There is no entry fee, just like there is no cost to subscribe to the Lincoln Parish Journal. 

It takes 20-30 seconds to sign up and not much longer than that to make your picks.

All contest decisions by LPJ management are final. Weekly winners will be notified Monday and are will be requested to take a photo that will run in the following week’s LPJ.

Every participant will receive a FREE subscription to the Journal, if you’re not already signed up for the easily-navigated, convenient 6:55 a.m. daily e-mail.

Weekly Winners

Week 1: Barry Morales

Week 2: Zoe Collum

Week 3: Joe Peel

Week 4: Linda Fowler

Week 5: John Wakeman

Week 6: Lee Garrett

Week 7: Shawn Payton

Week 8: Don Griffin

Week 9: Charlton Garrett

Week 10: Kevin Watson

Week 11: Doc Hoefler

Week 12: John Price

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Return on investment – the problem may be our investment not the return

Whether we are running a business organization or our personal finances, the term return on investment (ROI) can be a very important aspect of financial success.  Business owners, investors, and individuals want to earn as much as possible from their investments.  There is often a great deal of time, analysis, and scrutiny placed on the return aspect of this performance metric, but oftentimes the investment piece of this equation is not given the same level of consideration.

While we often relegate ROI to the financial world, the same concept holds true in other areas of our life as well.  We invest time, emotional energy, intellectual commitment, compassion, care, and other aspects of our lives in addition to our money.  Just like our finances, we have choices regarding where and how we invest these aspects of our lives.  We can invest completely in ourselves, or we can invest in others.  We can diversify our investments across many people or areas, or we can isolate on one person or objective.  We can be active in our investments and make frequent changes based on results or we can be long-term focused and stick with our initial choice.

Similar to the financial aspect of ROI, if we aren’t happy with the returns we are getting, we can spend a great deal of time complaining, comparing, agonizing, and analyzing the returns, or we can take a hard look at our investment strategy.  If you aren’t happy with the returns in your life, you might want to take some time and honestly assess where you are investing.  Where are you committing your time, your energy, your thoughts, and your emotional involvement?  If you want to be impactful with others, you need to be investing in others.  If you want to be successful in your investments with others, you need to have something to offer them.

I would suggest a balanced investment portfolio where we invest in ourselves regularly to ensure we are prepared and equipped to invest in others.  We need to invest in regular exercise, a healthy diet, constant learning, sufficient rest, and continual growth in various aspects of our lives.  We can then take the returns from those investments and reinvest in others to add value to their lives and equip them to do the same.  We invest in others through giving our time, sharing wise counsel, teaching what we know, performing acts of service, providing financial gifts, and being available to support when called upon.  

The end of the year is a good time to reassess how we are investing.  It’s a good time to look back at our investments and consider what and who we are investing in with our lives.  You can sure look at your financial investments, but don’t stop there.  Make 2023 a year of investment beyond just the finances.  Invest in yourself so that you can invest in others.  Those type of returns are the ones that provide sustained satisfaction.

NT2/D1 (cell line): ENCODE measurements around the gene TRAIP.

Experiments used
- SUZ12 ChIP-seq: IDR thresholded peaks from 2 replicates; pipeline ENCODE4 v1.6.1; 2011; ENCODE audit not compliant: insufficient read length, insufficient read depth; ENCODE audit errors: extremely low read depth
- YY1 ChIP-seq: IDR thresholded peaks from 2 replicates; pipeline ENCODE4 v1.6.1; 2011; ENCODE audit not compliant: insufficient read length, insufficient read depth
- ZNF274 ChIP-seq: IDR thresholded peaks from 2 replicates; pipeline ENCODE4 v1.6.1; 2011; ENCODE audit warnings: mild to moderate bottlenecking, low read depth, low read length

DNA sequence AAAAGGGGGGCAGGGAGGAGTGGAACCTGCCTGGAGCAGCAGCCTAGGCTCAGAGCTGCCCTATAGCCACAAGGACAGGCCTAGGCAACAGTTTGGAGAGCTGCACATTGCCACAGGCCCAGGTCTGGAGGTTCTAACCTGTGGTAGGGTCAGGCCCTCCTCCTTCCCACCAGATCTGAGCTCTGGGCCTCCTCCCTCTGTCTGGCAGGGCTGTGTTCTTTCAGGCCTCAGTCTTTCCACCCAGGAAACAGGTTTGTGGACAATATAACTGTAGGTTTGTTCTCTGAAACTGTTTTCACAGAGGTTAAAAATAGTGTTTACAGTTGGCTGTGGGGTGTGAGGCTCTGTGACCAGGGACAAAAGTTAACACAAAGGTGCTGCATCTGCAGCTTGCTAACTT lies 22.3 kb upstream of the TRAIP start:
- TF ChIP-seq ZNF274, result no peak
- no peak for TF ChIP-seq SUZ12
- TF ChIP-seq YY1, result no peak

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LSU AgCenter hosts holiday workshop

The LSU AgCenter will host a holiday workshop this weekend in Jackson Parish.

This free class will be presented by LSU AgCenter nutrition agents. Participants will sample and receive all recipes demonstrated.

The workshop will take place from 11 a.m. to 1 p.m. Friday, Dec. 2 at the Jackson Parish Library — Chatham branch.

For more information or to reserve a spot, call 318-249-2980.

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Volunteer Louisiana seeks nominations for Champions of Service

Do you know someone in your community who has gone above and beyond in their service to others? What about an organization that has demonstrated compassion and dedication or innovation and creativity in addressing community challenges while serving others? Now is the time to nominate those individuals or groups for the 2023 Champions of Service awards. Volunteer Louisiana is accepting nominations for any person, group, or business now through January 31, 2023.

Volunteer Louisiana will recognize one champion from each of the seven geographic regions throughout the state, as well as AmeriCorps and group/corporate volunteer champions. The 2023 Champions of Service awards will be presented during National Volunteer Week in April 2023.

“Volunteerism shows the strength of Louisiana’s character and the resilience of our spirit,” said Lieutenant Governor Billy Nungesser. “The past several years have especially shown the asset volunteers are in our communities. Their selfless willingness to pitch in and help their neighbors and friends in times of crisis has proved invaluable. That alone makes all of our volunteers true champions and true Louisiana ambassadors. We want to hear the stories of how Louisianans put their communities and neighbors before themselves. We need you to nominate them for their selfless volunteering so we can honor their dedication to making Louisiana a state where we treat everyone like family.”

“Volunteers make a difference in communities throughout Louisiana each and every day,” said Judd Jeansonne, Executive Director of Volunteer Louisiana. “The Champions of Service awards recognize their outstanding contributions and inspiring stories.”